We were very proud of our St. Louis Browns, and equally jealous of the Chicago White Sox. One never gets this partisanship out of the blood. Only last Saturday the sculptor, Ruckstull, now sixty-eight, and sunk deep in the hollow of a library leather chair from which he was freely reading Montaigne's archaic French, paused at some mention of memory and said: "What a heaven sent gift memory is!" And then, with an accusing challenge, "Can you name the whole nine of the first St. Louis league team when they won that first series from Chicago in 1874?"
And trying to beat each other to it, we alternated and interfered and reached a flushed crescendo in a run of competing explosions, telling: "Bradley, pitch; Miller, catch; Dehlman, Bannon, Hogue, on bases; Dickey Pierce at short; and in the field? Cuthbert, Chapman, and-and Haight."
But we couldn't remember Chicago. We remembered the whiskers on some of those Lake Front athletes, as luxuriant as those now worn by the Cough Drop Brothers. And all the time the sculptor was commanding attention with a hand on which the hypnotic feature was an ossified contusion of the first phalange of the little finger, pitched to him on our old railroad nine of that epoch.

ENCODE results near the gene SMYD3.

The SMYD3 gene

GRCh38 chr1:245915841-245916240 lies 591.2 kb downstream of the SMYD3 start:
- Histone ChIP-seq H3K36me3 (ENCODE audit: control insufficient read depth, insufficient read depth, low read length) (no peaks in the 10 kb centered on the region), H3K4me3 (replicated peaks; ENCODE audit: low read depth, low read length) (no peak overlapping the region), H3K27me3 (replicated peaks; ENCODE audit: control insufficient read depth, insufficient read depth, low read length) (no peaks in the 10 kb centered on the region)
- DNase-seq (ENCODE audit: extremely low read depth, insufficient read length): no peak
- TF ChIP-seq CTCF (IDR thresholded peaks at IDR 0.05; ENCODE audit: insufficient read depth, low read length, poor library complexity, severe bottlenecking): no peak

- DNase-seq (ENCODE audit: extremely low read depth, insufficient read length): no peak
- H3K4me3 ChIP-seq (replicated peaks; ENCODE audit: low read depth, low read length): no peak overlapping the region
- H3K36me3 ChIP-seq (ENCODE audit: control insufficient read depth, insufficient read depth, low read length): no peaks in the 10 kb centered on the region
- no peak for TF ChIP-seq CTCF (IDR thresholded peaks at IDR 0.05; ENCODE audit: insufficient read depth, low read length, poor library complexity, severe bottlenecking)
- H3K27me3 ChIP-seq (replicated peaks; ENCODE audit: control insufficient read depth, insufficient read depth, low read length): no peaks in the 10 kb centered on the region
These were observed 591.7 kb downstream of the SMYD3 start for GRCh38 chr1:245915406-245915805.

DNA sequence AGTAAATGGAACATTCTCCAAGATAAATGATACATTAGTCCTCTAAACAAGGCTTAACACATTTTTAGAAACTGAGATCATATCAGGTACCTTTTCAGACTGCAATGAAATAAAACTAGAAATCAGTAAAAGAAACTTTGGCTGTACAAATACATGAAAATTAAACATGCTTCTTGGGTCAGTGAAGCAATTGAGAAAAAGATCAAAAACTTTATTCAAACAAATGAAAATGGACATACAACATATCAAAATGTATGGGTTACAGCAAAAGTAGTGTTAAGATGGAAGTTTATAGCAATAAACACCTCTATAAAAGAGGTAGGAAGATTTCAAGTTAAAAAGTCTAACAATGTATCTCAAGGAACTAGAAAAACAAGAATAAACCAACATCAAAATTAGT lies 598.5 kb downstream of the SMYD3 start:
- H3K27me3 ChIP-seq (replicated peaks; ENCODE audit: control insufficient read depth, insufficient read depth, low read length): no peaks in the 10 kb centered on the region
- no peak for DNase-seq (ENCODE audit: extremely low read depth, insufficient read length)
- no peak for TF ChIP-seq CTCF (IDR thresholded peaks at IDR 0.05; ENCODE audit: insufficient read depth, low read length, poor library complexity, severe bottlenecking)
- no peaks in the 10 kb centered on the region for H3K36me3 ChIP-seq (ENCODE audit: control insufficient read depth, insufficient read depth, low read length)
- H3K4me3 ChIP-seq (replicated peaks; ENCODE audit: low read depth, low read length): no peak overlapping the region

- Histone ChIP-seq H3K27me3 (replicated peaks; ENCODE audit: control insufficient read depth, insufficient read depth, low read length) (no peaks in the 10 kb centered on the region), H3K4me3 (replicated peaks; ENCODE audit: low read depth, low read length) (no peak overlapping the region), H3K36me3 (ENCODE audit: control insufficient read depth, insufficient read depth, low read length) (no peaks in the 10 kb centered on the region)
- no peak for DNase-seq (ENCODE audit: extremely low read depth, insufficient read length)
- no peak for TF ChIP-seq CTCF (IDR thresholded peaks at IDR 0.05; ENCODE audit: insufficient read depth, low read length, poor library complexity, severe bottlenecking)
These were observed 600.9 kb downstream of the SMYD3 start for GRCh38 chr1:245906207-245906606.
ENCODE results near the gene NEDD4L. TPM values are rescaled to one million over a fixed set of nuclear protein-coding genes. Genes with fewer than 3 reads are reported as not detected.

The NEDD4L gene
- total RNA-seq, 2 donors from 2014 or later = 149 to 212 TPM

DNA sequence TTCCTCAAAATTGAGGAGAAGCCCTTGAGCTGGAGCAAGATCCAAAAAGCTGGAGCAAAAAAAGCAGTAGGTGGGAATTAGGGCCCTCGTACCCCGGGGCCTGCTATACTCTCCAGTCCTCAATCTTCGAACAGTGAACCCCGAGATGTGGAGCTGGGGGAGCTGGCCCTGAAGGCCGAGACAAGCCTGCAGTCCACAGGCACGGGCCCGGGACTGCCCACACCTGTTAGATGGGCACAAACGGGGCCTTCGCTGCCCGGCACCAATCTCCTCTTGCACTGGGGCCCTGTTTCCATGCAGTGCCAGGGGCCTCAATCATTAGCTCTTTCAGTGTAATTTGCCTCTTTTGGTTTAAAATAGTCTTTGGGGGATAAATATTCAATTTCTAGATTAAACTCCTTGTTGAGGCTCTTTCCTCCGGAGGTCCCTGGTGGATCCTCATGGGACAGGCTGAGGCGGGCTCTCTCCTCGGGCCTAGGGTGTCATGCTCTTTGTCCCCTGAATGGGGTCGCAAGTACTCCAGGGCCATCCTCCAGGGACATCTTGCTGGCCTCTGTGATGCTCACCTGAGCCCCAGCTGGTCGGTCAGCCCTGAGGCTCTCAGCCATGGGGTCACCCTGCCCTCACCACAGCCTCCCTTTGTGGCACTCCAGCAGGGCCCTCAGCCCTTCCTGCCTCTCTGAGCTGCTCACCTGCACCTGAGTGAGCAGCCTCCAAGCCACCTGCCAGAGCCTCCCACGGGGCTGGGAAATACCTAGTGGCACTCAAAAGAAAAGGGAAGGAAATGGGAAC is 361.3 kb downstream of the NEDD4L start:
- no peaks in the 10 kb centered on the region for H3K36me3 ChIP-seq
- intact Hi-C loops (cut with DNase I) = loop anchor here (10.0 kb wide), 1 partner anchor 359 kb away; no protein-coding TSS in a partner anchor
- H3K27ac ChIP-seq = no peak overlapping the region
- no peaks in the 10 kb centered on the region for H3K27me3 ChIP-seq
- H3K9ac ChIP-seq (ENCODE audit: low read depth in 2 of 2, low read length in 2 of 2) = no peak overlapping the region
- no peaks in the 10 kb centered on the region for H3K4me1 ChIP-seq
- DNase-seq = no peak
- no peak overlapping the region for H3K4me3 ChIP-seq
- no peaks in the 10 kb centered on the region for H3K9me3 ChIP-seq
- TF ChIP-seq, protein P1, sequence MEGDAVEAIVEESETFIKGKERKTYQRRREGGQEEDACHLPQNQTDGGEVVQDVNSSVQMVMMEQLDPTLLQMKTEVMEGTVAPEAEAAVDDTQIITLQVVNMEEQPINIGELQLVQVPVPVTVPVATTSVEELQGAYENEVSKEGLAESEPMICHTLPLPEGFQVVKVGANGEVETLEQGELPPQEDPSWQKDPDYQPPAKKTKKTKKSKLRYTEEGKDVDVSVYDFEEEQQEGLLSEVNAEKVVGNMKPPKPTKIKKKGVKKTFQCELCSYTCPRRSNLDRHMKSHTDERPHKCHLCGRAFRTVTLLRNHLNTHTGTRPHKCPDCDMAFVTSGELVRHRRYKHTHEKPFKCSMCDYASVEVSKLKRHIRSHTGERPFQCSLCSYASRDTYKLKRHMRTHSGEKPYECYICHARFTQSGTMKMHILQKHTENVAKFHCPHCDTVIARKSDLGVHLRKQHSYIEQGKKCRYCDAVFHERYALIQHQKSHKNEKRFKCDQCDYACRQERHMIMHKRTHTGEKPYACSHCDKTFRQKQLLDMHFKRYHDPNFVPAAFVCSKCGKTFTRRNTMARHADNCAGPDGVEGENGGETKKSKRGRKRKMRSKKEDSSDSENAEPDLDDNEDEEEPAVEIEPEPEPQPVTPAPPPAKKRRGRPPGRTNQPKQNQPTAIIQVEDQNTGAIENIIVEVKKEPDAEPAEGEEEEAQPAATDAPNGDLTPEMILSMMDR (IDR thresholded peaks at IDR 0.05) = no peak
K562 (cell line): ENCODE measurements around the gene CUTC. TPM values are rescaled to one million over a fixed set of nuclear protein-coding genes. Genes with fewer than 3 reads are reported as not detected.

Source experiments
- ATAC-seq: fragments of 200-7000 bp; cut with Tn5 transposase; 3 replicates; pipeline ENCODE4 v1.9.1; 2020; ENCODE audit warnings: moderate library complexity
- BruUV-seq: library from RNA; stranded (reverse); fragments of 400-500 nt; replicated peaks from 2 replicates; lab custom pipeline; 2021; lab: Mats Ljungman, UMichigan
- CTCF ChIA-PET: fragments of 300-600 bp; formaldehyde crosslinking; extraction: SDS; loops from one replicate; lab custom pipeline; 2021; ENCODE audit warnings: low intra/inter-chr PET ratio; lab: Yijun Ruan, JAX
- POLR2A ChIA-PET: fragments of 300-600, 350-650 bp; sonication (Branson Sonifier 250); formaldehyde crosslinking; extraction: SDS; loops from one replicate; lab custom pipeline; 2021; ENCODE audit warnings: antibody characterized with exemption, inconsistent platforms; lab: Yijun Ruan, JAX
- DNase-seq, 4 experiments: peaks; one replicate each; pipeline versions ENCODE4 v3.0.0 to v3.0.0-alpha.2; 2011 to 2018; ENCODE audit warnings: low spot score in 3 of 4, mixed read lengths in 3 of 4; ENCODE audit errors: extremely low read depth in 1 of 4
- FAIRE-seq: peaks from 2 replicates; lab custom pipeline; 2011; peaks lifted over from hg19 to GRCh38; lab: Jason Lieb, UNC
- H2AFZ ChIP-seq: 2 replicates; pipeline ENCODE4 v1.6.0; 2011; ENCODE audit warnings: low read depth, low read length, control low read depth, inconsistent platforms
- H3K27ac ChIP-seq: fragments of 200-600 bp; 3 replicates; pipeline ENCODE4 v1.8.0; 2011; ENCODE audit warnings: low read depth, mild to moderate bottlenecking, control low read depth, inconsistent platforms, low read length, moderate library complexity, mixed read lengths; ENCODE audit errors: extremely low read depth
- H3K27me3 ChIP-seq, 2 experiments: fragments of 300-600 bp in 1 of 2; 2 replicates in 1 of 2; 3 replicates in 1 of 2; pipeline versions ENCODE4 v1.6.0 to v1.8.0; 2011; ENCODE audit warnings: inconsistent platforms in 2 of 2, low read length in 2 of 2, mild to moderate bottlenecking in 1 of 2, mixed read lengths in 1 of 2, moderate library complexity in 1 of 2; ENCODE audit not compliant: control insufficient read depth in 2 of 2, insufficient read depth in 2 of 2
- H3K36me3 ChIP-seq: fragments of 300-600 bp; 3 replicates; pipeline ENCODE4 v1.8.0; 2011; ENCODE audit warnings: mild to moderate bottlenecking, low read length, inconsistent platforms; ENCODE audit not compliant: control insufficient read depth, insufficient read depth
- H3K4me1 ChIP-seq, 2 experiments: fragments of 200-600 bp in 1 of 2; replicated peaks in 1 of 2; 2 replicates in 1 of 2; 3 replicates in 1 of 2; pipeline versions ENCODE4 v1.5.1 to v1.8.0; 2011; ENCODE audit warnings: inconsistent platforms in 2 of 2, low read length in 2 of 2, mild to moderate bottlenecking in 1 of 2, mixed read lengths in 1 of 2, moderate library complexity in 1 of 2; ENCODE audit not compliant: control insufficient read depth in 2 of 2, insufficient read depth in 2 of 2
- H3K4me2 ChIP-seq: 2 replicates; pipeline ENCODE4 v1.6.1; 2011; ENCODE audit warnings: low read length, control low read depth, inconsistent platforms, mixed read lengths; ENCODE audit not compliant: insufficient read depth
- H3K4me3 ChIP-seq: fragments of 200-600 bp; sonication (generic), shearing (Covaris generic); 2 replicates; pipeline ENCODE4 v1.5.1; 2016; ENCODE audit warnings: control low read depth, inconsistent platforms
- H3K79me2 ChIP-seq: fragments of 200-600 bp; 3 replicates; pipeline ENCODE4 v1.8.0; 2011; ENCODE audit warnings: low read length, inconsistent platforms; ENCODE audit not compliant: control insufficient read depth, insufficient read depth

-From The Print of My Remembrance
Augustus Thomas (pictured above as a young man), author of The Print of My Remembrance, was a playwright and journalist who was born in St. Louis in 1857. As a young man, he worked on the railroad in St. Louis which explains the reference to "our old railroad nine."
I guess I should point out the irony of discussing how wonderful a thing memory is and then not being able to remember correctly the year the Brown Stockings joined the NA. Thomas and Frederick Ruckstull also misidentified the Brown Stockings starting nine. "Bannon" was Joe Battin and I don't know who "Haight" was but the name they were looking for was Lip Pike.